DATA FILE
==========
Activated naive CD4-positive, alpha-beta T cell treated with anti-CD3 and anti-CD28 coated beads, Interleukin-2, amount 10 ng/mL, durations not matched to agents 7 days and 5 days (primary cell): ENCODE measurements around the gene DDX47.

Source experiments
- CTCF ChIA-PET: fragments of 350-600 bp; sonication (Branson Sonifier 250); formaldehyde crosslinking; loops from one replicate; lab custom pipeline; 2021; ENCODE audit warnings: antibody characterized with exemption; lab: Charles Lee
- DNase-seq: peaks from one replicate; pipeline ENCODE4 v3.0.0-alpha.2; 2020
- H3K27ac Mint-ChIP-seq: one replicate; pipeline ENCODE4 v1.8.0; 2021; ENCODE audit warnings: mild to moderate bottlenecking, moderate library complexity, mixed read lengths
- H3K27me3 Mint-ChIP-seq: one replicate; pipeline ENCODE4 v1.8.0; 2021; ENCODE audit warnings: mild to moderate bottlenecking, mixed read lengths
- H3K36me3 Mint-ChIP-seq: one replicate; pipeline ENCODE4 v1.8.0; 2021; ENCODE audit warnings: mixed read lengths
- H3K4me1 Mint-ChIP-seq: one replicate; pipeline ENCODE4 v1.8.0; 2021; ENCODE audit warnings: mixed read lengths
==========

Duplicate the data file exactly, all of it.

Activated naive CD4-positive, alpha-beta T cell treated with anti-CD3 and anti-CD28 coated beads, Interleukin-2, amount 10 ng/mL, durations not matched to agents 7 days and 5 days (primary cell): ENCODE measurements around the gene DDX47.

Source experiments
- CTCF ChIA-PET: fragments of 350-600 bp; sonication (Branson Sonifier 250); formaldehyde crosslinking; loops from one replicate; lab custom pipeline; 2021; ENCODE audit warnings: antibody characterized with exemption; lab: Charles Lee
- DNase-seq: peaks from one replicate; pipeline ENCODE4 v3.0.0-alpha.2; 2020
- H3K27ac Mint-ChIP-seq: one replicate; pipeline ENCODE4 v1.8.0; 2021; ENCODE audit warnings: mild to moderate bottlenecking, moderate library complexity, mixed read lengths
- H3K27me3 Mint-ChIP-seq: one replicate; pipeline ENCODE4 v1.8.0; 2021; ENCODE audit warnings: mild to moderate bottlenecking, mixed read lengths
- H3K36me3 Mint-ChIP-seq: one replicate; pipeline ENCODE4 v1.8.0; 2021; ENCODE audit warnings: mixed read lengths
- H3K4me1 Mint-ChIP-seq: one replicate; pipeline ENCODE4 v1.8.0; 2021; ENCODE audit warnings: mixed read lengths